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Iraqi PM meets with Sunni tribal chiefs in Ramadi

Story Highlights

Al-Maliki had 30-40 minute meeting with Anbar senior sheiks, tribal leaders
Al-Maliki traveled to Ramadi with new commander of coalition forces
• 4,000 Marines set to deploy in Anbar province
• Doctor: Iraqi President Jalal Talabani fully recovered
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BAGHDAD, Iraq (CNN) -- Iraqi Prime Minister Nuri al-Maliki made an unannounced trip Tuesday to Ramadi, where he met with Sunni tribal chiefs credited with helping turn the tide against al Qaeda in Iraq.

With al-Maliki was the commander of coalition forces in Iraq, Gen. David Petraeus, who conducted a "battlefield tour," while al-Maliki met with local officials.

Four thousand new marines are set to arrive in Ramadi, 68 miles (110 kilometers) west of Baghdad, as part of a new "surge" in troop levels to counter insurgent violence. (Watch why Anbar is considered a major front in the fight to secure Baghdad Video)

Al-Maliki, a Shiite, held a 30-40 minute closed-door meeting with senior sheiks and tribal leaders in Sunni-dominated Anbar, said Maj. Jeff Pool, spokesman for Multi-National Force-West. No media or Multi-National Force personnel were present, said Pool.

Al-Maliki's visit was "an encouraging and positive" sign, Pool said, adding that it came about "because of progress seen here and in Baghdad."

"The big difference," Pool said, "is the involvement of the tribes.

Before, we were growing a military where there was none. Now we have police forces -- as many in al-Qaim (a town in Anbar) as in Falluja -- thousands of policemen."

In his first speech as coalition commander last week, Petraeus praised local leaders for supporting efforts to crack down on insurgents.

"Tribes in Ramadi have one after the other after another volunteered to join the local police and have all of a sudden become a very, very serious force for al Qaeda-Iraq to reckon with," he said.

"There's really only a small portion of eastern Ramadi that is still viewed as having some extremist elements in it."

Petraeus said Marines heading to Anbar will reinforce "positive developments out there," adding that with local Sunni tribal leaders' support, the province "that seemed nearly hopeless -- is a source of hope."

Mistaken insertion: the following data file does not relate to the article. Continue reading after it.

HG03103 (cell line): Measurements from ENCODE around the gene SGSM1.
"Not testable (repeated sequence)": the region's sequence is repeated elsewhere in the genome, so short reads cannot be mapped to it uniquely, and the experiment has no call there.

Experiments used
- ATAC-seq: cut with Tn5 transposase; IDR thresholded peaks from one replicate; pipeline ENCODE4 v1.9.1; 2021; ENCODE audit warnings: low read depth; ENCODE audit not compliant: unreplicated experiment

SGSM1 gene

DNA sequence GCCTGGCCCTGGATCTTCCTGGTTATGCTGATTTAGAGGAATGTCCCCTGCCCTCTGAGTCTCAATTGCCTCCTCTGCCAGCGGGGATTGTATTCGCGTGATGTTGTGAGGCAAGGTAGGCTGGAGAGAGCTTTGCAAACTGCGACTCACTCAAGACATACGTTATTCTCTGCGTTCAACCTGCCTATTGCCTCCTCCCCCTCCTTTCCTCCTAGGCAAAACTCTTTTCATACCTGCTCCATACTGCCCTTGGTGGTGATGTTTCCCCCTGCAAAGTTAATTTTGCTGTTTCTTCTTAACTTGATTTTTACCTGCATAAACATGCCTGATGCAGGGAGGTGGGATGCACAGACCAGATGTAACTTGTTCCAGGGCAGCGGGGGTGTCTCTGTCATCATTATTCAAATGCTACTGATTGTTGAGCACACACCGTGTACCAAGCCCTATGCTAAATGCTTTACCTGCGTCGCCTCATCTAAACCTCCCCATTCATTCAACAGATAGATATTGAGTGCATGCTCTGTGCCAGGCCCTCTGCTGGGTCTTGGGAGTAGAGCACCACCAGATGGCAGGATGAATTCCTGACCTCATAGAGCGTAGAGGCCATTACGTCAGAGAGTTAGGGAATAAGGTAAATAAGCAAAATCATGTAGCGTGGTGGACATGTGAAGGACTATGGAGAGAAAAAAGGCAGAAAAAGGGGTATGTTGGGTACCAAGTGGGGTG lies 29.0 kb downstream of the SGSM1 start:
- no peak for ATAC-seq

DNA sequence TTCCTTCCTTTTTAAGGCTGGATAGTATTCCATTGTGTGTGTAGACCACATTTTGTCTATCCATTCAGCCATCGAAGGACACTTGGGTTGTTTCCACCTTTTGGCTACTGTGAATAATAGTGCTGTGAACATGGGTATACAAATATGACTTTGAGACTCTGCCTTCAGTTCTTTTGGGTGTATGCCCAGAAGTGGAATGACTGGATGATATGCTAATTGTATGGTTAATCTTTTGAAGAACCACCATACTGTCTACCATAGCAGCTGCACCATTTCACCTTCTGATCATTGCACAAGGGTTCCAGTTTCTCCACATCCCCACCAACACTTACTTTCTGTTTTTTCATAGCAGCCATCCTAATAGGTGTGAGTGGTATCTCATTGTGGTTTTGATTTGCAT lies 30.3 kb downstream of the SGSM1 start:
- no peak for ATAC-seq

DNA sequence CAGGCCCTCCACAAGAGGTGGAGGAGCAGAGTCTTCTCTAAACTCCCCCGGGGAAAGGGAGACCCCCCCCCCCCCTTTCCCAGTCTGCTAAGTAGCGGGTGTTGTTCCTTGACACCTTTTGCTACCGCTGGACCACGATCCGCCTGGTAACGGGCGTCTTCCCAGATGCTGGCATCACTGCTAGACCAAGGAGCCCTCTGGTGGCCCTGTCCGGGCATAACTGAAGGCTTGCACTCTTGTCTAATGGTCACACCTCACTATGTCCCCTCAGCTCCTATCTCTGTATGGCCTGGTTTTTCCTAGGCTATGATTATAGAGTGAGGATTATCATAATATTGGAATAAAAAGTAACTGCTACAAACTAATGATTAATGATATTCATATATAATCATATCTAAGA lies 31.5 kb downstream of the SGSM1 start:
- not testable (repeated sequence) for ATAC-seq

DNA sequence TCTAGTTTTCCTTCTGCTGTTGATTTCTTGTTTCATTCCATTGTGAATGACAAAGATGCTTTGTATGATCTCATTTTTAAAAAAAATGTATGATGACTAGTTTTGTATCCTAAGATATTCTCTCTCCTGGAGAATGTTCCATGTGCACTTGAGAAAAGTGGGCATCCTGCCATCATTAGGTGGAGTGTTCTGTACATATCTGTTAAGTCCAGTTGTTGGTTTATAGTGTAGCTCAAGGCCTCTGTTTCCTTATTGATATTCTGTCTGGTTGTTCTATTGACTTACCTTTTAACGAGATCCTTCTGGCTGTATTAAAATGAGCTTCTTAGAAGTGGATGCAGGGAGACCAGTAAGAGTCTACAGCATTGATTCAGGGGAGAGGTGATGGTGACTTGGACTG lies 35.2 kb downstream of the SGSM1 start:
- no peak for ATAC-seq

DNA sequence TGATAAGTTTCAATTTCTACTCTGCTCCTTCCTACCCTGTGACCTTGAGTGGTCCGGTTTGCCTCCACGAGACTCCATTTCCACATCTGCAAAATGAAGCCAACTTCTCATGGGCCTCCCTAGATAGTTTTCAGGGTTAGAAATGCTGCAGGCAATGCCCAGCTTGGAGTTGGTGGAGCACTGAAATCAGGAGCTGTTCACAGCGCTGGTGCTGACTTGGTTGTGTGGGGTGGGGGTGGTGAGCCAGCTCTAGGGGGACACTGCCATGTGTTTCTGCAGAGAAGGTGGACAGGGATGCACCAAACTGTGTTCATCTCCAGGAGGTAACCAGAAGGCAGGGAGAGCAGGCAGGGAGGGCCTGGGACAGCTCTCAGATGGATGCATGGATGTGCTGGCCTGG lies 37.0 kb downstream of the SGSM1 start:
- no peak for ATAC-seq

Al-Maliki's visit is somewhat symbolic, as the Shiite leader reaches out to tribal leaders in the Sunni-dominated region, amid months of sectarian killings in Baghdad and elsewhere. Minority Sunnis ruled under Saddam Hussein and his regime often oppressed Iraqis who belonged to the Shiite majority. Now, members of both sects share power with ethnic Kurds in Iraq's fledgling government.

Al-Maliki's trip brought praise from Sunni politician Nasser al-Ani with the Iraqi Islamic Party, according to The Associated Press.

"The prime minister's visit is part of the process and the plan to rescue Anbar province, which is a successful plan that has had good results," al-Ani told AP.

Doctor: Iraqi president fully recovered

Iraqi President Jalal Talabani, a Kurd, has fully recovered and will return to Iraq on Wednesday, more than two weeks after he was flown to neighboring Jordan for medical treatment, his chief of staff said Tuesday.

There have been conflicting reports about what prompted his hospitalization.

Shortly after he was flown to the Jordanian capital of Amman, a hospital source at the King Hussein Medical Hospital told CNN, doctors there performed a catheterization procedure on his heart.

But his family and aides have denied he underwent such a procedure.

Talabani's private doctor and the spokesman for the presidency said he was suffering from exhaustion and lung inflammation and was undergoing a series of precautionary tests.

Talabani, 73, is expected to return to work in Baghdad in the next few days, his chief of staff Kamaran Karadaghi said.

In addition to his presidential duties, Talabani heads the Patriotic Union of Kurdistan -- one of the two main parties in Iraq's Kurdish region.

Other developments

  • Gunmen fired on worshippers leaving a Sunni mosque in Baghdad's southwestern Risala neighborhood on Tuesday, killing four, a Baghdad police official said.
  • Gunmen killed Judge Omar Abdullah in eastern Baghdad Tuesday as he was driving through the Zayuna neighborhood in his private car, police said.
  • Gunmen attacked an Iraqi police patrol Tuesday in the Zayuna district of eastern Baghdad, killing three police officers, police said.
  • A Katyusha rocket hit a residential area Tuesday in the central Baghdad district of Karrada, wounding nine people in the Shiite neighborhood, police said.
  • Nearly six in ten Americans want to see U.S. troops leave Iraq either immediately or within a year, and more would rather have Congress running U.S. policy in the conflict than President Bush, according to a CNN poll released Tuesday. Support for Bush's decision to dispatch additional troops to Iraq grew to 37 percent -- up from 32 percent in a mid-January poll. A slim majority of 52 percent say Congress should block funding for the new deployment. (Full story)
  • CNN's Mohammed Tawfeeq contributed to this report.

    Copyright 2007 CNN. All rights reserved.This material may not be published, broadcast, rewritten, or redistributed. Associated Press contributed to this report.

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